Bernie's vision of single payer healthcare is fantastic. He says it would say American families between $3K and $5K. Do his numbers add up? According to Politifact, maybe. He's likely overestimating cost savings and underestimating the necessary payroll taxes. His accounting neglects to consider that payroll taxes are paid by workers NOT by corporations (even if corporations write the checks, the money comes out of paychecks). I have a plan that would address a lot of these issues, but I don't get to be president.

There's another problem with Bernie's plan: implementation. We can't go 0-60 on healthcare. We have too many people working in insurance (approximately 600K). More importantly, there aren't enough doctors and nurses out there. Implementing a single payer plan overnight would be too disruptive. How about we phase it in?

Bernie also wants to let anyone in the US go to a public University for free. That's just a bad idea. Last I checked, public Universities offered art history and Latin and Dance. Taxpayers don't need to be paying for that kind of thing. How about a plan for subsidizing nursing and environmental engineering degrees-degrees in fields with under-supplied labor markets or which contribute positively to social well-being?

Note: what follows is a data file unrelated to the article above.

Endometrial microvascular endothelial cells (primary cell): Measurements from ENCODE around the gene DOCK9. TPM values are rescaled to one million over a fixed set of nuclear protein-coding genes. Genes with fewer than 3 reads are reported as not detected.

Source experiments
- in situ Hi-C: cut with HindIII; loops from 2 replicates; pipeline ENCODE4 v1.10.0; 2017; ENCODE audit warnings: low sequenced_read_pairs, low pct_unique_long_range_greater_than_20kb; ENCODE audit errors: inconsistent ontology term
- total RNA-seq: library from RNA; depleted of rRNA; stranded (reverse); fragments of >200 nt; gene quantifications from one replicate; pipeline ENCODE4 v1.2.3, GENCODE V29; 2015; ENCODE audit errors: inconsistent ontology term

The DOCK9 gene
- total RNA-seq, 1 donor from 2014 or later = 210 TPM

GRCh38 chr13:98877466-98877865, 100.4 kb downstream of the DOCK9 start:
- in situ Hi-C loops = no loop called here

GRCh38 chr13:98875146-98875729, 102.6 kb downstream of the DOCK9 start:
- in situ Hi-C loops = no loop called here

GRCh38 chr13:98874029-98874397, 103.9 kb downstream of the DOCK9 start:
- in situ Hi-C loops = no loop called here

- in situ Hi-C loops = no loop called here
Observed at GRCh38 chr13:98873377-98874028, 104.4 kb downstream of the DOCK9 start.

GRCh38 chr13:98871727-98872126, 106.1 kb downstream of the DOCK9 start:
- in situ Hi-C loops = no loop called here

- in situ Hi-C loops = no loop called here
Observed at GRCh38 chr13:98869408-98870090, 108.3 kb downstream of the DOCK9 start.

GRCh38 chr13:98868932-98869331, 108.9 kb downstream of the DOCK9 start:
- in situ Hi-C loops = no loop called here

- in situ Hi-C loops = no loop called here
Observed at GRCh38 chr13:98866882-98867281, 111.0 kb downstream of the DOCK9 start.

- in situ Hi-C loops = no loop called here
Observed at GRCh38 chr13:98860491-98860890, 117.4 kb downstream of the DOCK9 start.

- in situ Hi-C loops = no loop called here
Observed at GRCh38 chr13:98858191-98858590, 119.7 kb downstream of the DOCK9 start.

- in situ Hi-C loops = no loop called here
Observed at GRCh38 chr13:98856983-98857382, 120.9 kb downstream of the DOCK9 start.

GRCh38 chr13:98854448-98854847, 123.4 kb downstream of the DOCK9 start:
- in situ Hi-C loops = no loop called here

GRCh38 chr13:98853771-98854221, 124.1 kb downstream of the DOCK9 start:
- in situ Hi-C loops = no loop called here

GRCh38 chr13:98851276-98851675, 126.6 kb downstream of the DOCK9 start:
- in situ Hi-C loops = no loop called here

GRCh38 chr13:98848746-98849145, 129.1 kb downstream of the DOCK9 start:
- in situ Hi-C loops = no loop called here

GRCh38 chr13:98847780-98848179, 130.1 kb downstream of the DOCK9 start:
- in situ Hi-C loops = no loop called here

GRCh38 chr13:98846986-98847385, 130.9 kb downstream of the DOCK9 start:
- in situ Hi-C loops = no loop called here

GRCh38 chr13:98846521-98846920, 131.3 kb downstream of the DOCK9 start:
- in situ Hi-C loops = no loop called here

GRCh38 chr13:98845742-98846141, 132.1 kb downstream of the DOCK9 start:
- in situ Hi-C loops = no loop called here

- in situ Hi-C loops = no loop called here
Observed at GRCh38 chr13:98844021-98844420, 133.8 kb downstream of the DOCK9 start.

Bernie has a bunch of other grand plans. He wants to turn the U.S. into a democratic socialist paradise. Broadly, I support that. I've often advocated that the U.S. ought to see what other countries do well and follow suit.

Bernie wants to break up the biggest banks, but he won't give us details how.


She's boring. She's basically the same as any other politician (aside from being wicked smart with an incredible resume for the job of president). She takes money from the rich, from the finance industry, from other nasty people. She got paid LOTS of money to give speeches on Wall Street.